04 April, 2014
A report from Forrester has examined the importance of identity and access management, and the research firm posits that the real future of the technology will lie in the consumer sector.
For its report, Forrester profiled business-to-consumer security decision makers from the financial services, health care, government and online merchant sectors to evaluate the security of consumer portals. This latest report comes off the back of Forrester’s Security Survey, which found that 56% of IT security officials reported having implemented or consumer identity theft/fraud management, 60% of whom also implemented or plan to implement consumer identity and access management.
The time for change is now, as IT officials still utilize single-factor authentication methods like username and password (83%), challenge questions (62%) or emailed links (58%) to protect their consumer-facing web portals.
Traditionally, the reasoning behind simple, single-factor security is simple user experience. However, Forrester states that security specialists are becoming increasingly aware of stronger authentication options, to combat ever-present security and fraud risks.
Respondents indicated a significant interest in using one-time password tokens, mobile device generated passwords and certificates stored on a device for two-factor authentication.
Threats to security aren’t going away, and weak authentication, authorization and fraud detection capabilities only add to the growing risk. Clients all to often reuse passwords in an attempt to simulate single sign-on, but this method leaves the client much more vulnerable to attack than true single sign-on.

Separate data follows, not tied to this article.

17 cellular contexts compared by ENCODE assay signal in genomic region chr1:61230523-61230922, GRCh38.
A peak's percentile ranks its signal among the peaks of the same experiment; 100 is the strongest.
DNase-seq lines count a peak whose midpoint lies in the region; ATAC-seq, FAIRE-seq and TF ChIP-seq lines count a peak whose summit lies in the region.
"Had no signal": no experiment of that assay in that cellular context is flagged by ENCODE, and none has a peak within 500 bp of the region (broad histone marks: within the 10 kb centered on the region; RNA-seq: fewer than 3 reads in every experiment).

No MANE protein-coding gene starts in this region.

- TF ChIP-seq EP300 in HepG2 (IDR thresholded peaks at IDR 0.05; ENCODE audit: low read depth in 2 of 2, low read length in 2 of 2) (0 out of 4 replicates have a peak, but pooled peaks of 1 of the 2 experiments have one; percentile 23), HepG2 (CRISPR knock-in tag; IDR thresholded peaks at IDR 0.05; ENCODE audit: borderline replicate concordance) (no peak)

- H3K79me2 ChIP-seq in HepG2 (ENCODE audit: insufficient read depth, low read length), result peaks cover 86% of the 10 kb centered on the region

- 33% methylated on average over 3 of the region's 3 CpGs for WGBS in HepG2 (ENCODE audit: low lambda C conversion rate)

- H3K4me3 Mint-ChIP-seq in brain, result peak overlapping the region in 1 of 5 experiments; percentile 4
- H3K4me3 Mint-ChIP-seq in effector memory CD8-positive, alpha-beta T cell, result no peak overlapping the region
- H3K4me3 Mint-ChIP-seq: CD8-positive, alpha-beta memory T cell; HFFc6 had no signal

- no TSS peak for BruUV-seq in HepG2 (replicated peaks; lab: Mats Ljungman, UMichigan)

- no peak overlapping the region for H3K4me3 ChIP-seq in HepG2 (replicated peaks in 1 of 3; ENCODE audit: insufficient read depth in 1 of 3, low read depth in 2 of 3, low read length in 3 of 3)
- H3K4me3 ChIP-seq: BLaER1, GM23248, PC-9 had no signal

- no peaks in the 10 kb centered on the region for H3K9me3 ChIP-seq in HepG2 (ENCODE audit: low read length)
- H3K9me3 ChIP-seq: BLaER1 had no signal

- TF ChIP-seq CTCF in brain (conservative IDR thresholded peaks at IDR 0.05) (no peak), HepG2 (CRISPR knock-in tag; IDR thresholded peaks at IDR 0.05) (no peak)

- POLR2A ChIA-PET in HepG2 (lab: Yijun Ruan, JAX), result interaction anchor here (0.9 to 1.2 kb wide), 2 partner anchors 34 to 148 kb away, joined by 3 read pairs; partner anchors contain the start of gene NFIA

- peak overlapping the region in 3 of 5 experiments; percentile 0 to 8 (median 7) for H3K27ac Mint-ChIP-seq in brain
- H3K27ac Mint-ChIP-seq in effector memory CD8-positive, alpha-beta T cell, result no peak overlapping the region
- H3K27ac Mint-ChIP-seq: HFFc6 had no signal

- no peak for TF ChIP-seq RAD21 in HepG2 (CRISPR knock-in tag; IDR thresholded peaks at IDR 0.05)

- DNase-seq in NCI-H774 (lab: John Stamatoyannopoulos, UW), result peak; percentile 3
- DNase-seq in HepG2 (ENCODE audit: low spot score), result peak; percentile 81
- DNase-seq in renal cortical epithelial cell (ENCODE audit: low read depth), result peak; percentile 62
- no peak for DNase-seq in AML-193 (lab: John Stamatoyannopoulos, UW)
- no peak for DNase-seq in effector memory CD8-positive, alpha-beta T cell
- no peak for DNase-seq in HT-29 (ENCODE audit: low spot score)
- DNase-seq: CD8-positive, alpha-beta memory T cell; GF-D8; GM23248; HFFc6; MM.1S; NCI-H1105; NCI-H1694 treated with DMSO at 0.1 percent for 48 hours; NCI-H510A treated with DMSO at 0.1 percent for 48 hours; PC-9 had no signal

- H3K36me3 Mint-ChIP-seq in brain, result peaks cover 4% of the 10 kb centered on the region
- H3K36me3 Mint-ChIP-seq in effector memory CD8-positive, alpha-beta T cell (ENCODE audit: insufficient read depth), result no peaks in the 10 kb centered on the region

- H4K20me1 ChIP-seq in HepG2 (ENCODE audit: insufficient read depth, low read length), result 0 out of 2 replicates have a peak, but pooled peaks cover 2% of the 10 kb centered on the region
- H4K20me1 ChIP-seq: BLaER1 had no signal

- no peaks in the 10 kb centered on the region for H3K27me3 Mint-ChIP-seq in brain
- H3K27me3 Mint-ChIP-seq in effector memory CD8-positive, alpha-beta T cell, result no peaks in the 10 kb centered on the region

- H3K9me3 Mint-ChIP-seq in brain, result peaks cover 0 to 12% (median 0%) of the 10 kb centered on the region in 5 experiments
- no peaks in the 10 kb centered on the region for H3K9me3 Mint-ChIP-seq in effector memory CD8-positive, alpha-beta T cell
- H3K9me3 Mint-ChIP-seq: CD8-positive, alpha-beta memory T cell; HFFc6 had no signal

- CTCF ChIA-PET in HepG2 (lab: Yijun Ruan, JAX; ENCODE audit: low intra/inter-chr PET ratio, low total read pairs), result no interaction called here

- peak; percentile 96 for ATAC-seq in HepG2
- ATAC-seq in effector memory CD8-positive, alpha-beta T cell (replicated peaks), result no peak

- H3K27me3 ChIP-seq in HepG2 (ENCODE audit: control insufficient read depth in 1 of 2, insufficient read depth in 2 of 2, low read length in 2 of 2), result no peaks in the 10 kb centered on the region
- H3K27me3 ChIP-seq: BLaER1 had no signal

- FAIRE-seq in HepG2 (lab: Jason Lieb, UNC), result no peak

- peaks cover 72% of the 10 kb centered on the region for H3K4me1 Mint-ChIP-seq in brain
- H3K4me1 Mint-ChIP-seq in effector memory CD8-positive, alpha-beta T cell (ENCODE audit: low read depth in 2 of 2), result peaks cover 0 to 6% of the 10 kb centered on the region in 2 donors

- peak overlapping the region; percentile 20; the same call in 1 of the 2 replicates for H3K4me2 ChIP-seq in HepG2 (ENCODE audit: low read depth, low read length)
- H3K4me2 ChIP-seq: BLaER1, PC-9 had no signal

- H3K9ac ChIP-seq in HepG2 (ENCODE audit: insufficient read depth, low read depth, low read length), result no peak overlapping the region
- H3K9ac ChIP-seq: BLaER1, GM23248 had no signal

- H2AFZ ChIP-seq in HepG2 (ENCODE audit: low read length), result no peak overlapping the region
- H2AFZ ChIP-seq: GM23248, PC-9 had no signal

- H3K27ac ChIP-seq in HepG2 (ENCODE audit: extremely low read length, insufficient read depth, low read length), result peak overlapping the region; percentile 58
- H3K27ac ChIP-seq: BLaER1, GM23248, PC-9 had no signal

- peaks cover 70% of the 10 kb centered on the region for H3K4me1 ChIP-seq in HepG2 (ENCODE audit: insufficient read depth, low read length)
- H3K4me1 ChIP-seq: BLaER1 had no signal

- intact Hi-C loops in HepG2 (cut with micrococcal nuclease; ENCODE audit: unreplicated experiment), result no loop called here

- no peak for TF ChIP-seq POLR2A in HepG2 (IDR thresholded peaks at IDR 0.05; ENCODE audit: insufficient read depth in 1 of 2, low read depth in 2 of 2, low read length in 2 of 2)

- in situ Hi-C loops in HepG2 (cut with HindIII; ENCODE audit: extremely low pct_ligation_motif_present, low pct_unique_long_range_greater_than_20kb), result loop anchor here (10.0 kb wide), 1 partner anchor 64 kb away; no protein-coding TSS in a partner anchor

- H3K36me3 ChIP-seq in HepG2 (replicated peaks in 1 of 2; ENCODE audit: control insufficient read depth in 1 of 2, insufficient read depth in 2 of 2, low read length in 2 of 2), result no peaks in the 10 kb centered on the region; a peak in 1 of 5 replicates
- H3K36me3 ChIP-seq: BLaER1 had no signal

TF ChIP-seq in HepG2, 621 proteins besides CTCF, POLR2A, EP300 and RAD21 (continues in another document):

Consumer sites can be made vulnerable by a number of factors, but Forrester states that its respondents found that privacy issues, loss of consumer trust and regulatory compliance are the top three threats to their consumer portals. Moreover, some 70% of respondents rated their level of concern for each of these threats as a four or five on a five-point scale, while an additional 59% cited concern regarding loss of business due to poor customer experience.
The type of data affected by poor authentication security is also an area of concern. According to Forrester, two of the three most common types of data to be compromised in a breach are personally identifiable information and authentication credentials.
To make matters worse, personal info is frequently used as the basis for security challenge questions. Acquiring personal data when stronger authentication, authorization and contextual fraud detection techniques aren’t present can provide a hacker with everything he needs to gain full access to consumer accounts.
As poor authentication, authorization and fraud detection strategies make the need for more robust identity and access management security a vital concern, Forrester warns that the loss of trust in the business by consumers forced to perform password resets, or a poor transaction experience for the consumer, could greatly affect a business’ bottom line.
A full copy of the Forrester report can be downloaded here.